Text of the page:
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Thoughts from the Ed

Author : Paul Wolfe

In a week where everyone seems to be talking about the Olympics, Fifty Shades of Grey and the unexpected warm weather, I’d like to take a moment to look around at what else is going on.

Would you trust this man to fix your car?

Earlier this month, I found myself walking down the hard shoulder of the M25, somewhere in Surrey. It wasn’t because my trusty steed had broken down; I was helping a beleaguered driver who had been forced to stop because her car was sending steam signals of distress across the motorway. I helped as much as I could and then we both went our separate ways.

You may remember that several years ago, a car scrappage scheme was introduced in a bid to revive flagging car sales. The outward signs are that it was a success, but under the initiative, owners of cars that are at least ten years old could trade in their vehicle for a discount off a brand new car; typically in the area of £2000. Of course, the issue there was that we were scrapping perfectly good vehicles just because they were old. In my eyes, it was the next chapter in a long story of a contemporary society with a throwaway attitude. A generation has been instilled with the notion that when something doesn’t work or it’s old, it’s thrown away. Perhaps it’s the mindset now that we tolerate disposing of items that no longer work rather than ‘make do and mend’. Luckily I was able to mend that stricken Fiat on the M25 and hopefully save it from the scrapyard for a little bit longer.

But recycling instead of scrapping, now there’s a different story altogether.

The UK legislation on WEEE came into force just over five years ago, on 1 July 2007. It requires the removal of end of life lighting equipment and delivery to plants where recycling will be performed. There are a wide variety of luminaries with various components that can be found in installations and some of these components may contain restricted substances that need to be segregated for recycling. This will be necessary to avoid contamination of recyclable luminaire waste. The three most important components that need to be handled separately are lamps, batteries in self-contained emergency luminaires and power factor correction capacitors.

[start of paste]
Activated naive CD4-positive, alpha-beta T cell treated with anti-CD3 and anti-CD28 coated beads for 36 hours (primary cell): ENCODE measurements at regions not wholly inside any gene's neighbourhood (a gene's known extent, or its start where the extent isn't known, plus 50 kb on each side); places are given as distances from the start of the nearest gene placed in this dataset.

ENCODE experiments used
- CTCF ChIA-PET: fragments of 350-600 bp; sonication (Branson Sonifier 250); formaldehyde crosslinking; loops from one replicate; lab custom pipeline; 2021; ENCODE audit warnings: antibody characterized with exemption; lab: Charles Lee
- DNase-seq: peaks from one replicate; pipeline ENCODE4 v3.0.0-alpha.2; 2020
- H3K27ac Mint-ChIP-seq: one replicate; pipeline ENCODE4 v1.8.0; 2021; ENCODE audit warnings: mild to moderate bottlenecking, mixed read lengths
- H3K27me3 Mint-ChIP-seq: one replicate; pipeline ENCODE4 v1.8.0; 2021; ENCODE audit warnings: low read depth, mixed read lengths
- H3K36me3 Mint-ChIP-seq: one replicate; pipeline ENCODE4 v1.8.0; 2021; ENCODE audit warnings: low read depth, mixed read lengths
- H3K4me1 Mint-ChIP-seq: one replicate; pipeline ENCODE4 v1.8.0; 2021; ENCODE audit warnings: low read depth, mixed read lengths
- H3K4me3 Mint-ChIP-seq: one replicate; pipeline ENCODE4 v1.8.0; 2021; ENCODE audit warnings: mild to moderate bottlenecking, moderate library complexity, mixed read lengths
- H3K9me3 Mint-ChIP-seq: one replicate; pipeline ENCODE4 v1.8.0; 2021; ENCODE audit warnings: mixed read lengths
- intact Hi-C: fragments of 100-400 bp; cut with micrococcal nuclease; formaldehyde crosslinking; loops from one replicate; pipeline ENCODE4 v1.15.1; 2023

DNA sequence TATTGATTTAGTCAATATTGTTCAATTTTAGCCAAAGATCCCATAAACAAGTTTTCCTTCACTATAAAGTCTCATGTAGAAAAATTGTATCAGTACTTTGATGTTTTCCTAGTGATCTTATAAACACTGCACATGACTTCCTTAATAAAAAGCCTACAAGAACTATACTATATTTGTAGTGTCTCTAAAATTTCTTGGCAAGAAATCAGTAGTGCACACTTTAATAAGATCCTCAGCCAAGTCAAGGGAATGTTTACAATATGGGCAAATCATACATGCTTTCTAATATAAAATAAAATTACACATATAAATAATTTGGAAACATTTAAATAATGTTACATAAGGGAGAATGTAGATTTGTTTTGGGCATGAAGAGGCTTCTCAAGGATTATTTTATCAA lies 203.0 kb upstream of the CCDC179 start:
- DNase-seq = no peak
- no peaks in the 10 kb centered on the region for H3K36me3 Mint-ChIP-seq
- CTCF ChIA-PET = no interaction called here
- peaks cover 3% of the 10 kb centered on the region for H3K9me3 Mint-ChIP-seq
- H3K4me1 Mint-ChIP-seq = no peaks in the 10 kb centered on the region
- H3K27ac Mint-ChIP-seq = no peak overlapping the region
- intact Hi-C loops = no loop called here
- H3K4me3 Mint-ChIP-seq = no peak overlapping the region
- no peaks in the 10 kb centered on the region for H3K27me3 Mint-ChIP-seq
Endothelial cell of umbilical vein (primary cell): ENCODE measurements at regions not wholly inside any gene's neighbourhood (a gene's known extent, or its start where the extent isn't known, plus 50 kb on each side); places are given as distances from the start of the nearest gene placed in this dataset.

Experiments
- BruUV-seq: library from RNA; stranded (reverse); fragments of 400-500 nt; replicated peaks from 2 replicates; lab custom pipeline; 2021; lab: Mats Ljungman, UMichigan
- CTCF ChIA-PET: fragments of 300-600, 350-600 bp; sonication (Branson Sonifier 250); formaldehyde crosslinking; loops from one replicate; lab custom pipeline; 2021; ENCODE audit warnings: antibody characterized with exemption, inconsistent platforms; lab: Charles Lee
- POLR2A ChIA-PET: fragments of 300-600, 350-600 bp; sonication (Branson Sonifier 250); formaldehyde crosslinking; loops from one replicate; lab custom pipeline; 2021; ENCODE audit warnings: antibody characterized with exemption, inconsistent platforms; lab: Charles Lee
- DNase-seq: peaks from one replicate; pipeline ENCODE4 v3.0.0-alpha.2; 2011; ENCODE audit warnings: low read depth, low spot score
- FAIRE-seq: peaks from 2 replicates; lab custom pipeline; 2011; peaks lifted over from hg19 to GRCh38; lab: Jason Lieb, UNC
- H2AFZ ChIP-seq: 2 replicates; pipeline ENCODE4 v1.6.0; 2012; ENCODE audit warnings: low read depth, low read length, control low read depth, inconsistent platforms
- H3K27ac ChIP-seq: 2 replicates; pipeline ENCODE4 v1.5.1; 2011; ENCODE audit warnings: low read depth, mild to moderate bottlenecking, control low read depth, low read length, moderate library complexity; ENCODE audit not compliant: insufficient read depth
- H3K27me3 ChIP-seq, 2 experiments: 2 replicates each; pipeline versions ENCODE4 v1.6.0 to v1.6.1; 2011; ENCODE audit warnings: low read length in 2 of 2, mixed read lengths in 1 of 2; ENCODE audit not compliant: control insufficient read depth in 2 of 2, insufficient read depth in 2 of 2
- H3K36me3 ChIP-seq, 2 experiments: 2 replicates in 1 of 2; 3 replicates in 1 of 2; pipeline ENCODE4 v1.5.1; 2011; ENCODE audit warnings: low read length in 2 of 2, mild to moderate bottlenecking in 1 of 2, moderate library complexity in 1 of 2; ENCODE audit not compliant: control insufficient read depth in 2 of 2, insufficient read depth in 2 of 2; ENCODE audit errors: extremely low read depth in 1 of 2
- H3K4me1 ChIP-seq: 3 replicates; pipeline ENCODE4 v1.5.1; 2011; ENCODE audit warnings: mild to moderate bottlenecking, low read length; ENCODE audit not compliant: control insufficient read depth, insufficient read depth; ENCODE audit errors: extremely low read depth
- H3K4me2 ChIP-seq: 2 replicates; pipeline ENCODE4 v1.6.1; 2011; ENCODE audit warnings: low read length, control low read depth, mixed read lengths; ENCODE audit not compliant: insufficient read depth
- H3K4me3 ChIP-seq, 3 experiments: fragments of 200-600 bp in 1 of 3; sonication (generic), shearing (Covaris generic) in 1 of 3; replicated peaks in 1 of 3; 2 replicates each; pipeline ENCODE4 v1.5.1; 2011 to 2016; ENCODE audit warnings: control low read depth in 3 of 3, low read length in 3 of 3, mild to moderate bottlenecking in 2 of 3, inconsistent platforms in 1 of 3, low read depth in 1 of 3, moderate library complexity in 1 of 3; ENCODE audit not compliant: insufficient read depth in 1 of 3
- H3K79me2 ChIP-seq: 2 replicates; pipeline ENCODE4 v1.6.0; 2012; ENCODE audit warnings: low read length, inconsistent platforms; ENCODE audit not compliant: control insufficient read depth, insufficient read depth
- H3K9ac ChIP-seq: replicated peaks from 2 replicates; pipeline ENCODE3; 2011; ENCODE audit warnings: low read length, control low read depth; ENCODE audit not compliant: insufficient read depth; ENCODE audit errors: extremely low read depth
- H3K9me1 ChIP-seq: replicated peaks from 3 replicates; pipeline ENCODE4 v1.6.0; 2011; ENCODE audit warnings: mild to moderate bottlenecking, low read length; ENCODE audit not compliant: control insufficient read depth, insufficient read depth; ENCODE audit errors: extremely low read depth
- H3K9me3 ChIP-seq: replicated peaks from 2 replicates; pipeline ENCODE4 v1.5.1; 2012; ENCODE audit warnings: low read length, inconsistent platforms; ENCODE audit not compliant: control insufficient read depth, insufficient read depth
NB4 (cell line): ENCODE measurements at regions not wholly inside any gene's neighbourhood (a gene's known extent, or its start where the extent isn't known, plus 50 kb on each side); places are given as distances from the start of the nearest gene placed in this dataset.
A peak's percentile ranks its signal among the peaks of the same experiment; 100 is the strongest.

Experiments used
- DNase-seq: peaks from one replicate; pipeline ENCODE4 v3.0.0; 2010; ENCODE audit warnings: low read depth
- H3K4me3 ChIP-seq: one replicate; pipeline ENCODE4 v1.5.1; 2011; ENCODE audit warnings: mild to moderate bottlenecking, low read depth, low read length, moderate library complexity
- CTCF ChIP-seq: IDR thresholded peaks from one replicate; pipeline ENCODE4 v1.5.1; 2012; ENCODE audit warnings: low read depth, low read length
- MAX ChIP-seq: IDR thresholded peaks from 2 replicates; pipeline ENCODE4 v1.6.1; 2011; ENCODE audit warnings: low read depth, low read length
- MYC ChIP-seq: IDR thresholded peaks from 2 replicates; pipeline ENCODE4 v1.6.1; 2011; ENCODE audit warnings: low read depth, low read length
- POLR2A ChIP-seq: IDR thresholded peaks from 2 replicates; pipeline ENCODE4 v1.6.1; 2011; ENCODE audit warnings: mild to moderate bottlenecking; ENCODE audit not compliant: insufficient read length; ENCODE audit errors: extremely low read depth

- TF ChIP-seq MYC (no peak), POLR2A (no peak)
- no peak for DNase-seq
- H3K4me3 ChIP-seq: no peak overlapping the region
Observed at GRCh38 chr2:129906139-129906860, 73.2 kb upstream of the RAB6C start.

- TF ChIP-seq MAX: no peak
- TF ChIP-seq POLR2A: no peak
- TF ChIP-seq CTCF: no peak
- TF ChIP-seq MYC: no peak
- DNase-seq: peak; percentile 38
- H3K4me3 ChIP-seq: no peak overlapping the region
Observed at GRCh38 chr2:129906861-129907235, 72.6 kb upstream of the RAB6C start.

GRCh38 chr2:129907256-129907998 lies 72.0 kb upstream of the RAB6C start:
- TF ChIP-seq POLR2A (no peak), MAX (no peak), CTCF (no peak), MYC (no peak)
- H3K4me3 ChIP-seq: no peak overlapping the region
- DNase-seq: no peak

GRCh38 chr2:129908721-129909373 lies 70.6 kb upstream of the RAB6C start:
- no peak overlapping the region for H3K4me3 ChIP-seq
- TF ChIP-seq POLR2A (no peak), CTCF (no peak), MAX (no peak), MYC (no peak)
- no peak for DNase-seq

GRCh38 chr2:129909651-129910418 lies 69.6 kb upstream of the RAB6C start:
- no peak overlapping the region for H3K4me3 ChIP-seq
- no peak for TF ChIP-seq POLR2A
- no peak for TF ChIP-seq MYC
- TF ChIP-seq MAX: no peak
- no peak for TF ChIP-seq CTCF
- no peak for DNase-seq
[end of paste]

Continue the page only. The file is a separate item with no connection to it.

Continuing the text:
A story we ran last week (Bertie Bulb stars in online video to encourage households to recycle low-energy light bulbs) explained how research has shown that recycling rates for low-energy light bulbs would be higher if it was easier for consumers to do so. So in the last two years, Recolight has worked in partnership with Homebase, Robert Dyas, Sainsbury’s and several local authorities to provide 800 more locations where householders can take their low-energy light bulbs for recycling.

This is a topic that’s growing in importance and I think it will continue to do so for some time to come.

In the June issue of EP there was a news story about Lumicom, which explained that of the B2B luminaires recycled in 2011, over 97% were handled by Lumicom recyclers. Luminaires are one of the few construction products that fall within the scope of the WEEE Regulations and they also have the most complex route to market with so many players involved in the specification, application, supply, installation, eventual ownership and use. As WEEE covers luminaires, it’s interesting to read a recent story on EP’s website (PAS 141 set to boost re-use of used and waste electrical equipment) that explains how industry is gearing-up for the official launch of Publicly Available Specification or PAS 141:2011. This new British best practice standard is set to increase cut down on illegal exports of used and waste electrical and electronic equipment (UEEE & WEEE).

UEEE and WEEE treatment facilities looking to achieve PAS 141 status will be independently assessed by UKAS accredited certification bodies to ensure they meet the standard. Accreditation of the first UK certification body will take place this summer and more are likely to follow.

We’ve all been recycling our household waste for some time now, separating plastics and foil from cans and glass, so it’s a logical next step to get luminaires recycled and prevent them going into landfill.

Now, back to Fifty Shades of Summer…

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